Male infertility issues account for about a third of all fertility disorders. A man may be perfectly healthy, but his sperm is of poor quality.
A few men may have more serious medical issues. This condition might include low testosterone levels or low male sex hormones.
The most important male infertility test is sperm analysis. It provides an exact count of sperm, their motility which means the ability to move, and their morphology which indicates size and shape.
It also explains the volume and consistency of the ejaculated sample.
The optimum specimen for this test should be less than two hours old. It needs to be obtained through masturbation. Generally, the entire amount of ejaculation is collected in a sterile container.
In this article, we will look at the male fertility test, its various steps, and a lot more.
Male Fertility Test
When looking for a men’s fertility specialist, you should always look for a urologist who has completed fertility specialized training.
This is mostly because these are such doctors that spend one to two years after completing their urology training learning how to treat infertile guys.
It is also very important that you bring your wife or partner to your consultation because pregnancy is a team sport. Also because both of you might feel too much pressure trying to conceive.
Here are some pointers to help you prepare for your first appointment:
- If your doctor wants to check your sperm on the same day as your visit, don’t ejaculate for two to five days before your appointment. Masturbation is included in this.
- Bring all of your medical information. This will include a list of your current medications and previous procedures.
- Bring your wife or medical partner’s records. This particularly includes her infertility workup or therapies.
This history may go on all your childhood. The doctor might inquire about any surgeries or illnesses you may have had as a youngster or even as a baby.
Many guys have had surgery as children that their parents were unaware of. Because of that, it’s worth asking your parents if you had anything done as a child.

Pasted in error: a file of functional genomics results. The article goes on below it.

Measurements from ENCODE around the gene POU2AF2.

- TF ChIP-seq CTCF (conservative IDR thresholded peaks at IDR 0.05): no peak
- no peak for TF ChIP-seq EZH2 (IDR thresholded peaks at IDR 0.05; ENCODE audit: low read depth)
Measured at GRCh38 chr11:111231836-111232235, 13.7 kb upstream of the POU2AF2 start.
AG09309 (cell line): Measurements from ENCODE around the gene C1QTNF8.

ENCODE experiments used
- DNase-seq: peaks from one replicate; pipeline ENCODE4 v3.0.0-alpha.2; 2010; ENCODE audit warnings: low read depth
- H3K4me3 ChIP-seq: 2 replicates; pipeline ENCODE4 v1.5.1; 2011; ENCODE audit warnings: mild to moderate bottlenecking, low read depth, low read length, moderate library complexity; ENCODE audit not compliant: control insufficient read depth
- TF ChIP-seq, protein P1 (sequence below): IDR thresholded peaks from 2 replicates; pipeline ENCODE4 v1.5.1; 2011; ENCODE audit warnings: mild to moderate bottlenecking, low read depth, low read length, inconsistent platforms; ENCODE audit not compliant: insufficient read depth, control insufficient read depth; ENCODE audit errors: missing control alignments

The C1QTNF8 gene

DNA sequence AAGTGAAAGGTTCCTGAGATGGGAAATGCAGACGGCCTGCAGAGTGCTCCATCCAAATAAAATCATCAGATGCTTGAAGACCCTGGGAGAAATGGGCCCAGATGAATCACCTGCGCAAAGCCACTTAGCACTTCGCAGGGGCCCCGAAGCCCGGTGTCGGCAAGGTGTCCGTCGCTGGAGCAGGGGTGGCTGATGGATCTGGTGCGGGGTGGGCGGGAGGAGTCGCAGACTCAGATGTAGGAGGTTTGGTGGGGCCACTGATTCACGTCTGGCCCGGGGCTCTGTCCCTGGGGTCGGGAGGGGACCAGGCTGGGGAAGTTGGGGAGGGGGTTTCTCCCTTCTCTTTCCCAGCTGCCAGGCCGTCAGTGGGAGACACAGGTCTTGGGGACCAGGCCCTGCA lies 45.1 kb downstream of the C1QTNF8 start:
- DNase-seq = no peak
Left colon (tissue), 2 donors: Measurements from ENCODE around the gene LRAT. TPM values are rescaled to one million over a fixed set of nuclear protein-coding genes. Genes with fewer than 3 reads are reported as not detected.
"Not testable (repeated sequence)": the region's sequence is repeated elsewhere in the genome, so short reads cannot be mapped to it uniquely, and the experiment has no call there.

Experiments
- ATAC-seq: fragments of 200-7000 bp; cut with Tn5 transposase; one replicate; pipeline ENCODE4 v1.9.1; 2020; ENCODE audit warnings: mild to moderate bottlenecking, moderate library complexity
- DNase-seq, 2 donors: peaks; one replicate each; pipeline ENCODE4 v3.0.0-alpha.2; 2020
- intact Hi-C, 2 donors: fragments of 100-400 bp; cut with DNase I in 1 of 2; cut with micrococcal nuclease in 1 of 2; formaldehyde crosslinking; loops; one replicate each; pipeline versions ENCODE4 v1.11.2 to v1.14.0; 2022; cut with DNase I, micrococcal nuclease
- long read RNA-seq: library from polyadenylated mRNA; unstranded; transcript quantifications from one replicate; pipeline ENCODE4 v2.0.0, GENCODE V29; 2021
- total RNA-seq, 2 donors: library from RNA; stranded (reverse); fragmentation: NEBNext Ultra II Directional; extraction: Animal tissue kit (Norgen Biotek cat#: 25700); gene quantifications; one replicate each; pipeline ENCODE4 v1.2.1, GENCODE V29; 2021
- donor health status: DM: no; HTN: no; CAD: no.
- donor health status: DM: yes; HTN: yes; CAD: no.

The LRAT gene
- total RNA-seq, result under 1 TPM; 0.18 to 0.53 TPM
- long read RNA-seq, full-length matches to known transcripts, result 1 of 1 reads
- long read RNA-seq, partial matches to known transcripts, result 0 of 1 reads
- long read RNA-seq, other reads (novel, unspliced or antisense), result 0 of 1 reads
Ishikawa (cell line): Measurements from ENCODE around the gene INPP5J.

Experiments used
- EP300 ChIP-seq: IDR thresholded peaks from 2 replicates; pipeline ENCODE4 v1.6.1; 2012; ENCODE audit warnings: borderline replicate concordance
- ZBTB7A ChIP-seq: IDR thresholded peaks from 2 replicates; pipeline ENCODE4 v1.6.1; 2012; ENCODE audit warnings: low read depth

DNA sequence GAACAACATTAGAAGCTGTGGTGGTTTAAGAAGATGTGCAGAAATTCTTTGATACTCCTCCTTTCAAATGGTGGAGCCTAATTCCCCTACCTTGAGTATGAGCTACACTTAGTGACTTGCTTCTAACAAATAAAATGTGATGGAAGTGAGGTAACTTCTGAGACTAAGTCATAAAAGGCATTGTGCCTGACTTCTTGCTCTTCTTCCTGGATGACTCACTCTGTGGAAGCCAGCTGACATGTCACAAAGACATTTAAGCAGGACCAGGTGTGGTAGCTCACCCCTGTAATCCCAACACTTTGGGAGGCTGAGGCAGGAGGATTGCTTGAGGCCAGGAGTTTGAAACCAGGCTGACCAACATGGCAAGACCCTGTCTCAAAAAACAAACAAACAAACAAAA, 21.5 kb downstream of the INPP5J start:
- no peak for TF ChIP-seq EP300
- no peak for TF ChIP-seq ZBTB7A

It’s also a good idea to ask your parents if there’s a family history of fertility disorders. This is because a few of these issues may be handed down from generation to generation.
Your doctor may inquire about all of your medications as well as your substance abuse histories like your drinking and smoking habits.
This includes drug-taking habits as well. You should always tell your doctor if you’re using or have used testosterone products or anabolic steroids.
The term semen analysis is often known as a sperm count test. This is because it examines a man’s sperm for health and viability.
Also, the doctors use the same to determine if a man has a low sperm count.
Semen is the fluid generated after ejaculation that contains sperm. It also includes other sugar and protein components.
A sperm analysis evaluates three critical aspects of sperm health:
- the quantity of sperm
- the sperm’s appearance
- sperm motility
Urinalysis is usually performed by experienced doctors in a laboratory.
It might help your doctor to know about problems related to the quality of your urine.
You need to drink plenty of water before your test so you may provide an appropriate urine sample.
Excessive water consumption, on the other hand, may result in erroneous results.
On the day when you will be having the test, one should only need one or two extra glasses of liquids.
This might include juice or milk if your diet allows it. For the test, you do not need to fast or adjust your diet.
Hormones are chemical messengers in the body that affect a range of processes including mood, physical development, and reproduction.
Hormones are found in the bodies of people of all sexes.
Hormone testing frequently focuses on hormones that affect menopause, fertility, puberty, and other health issues that are more common in this population.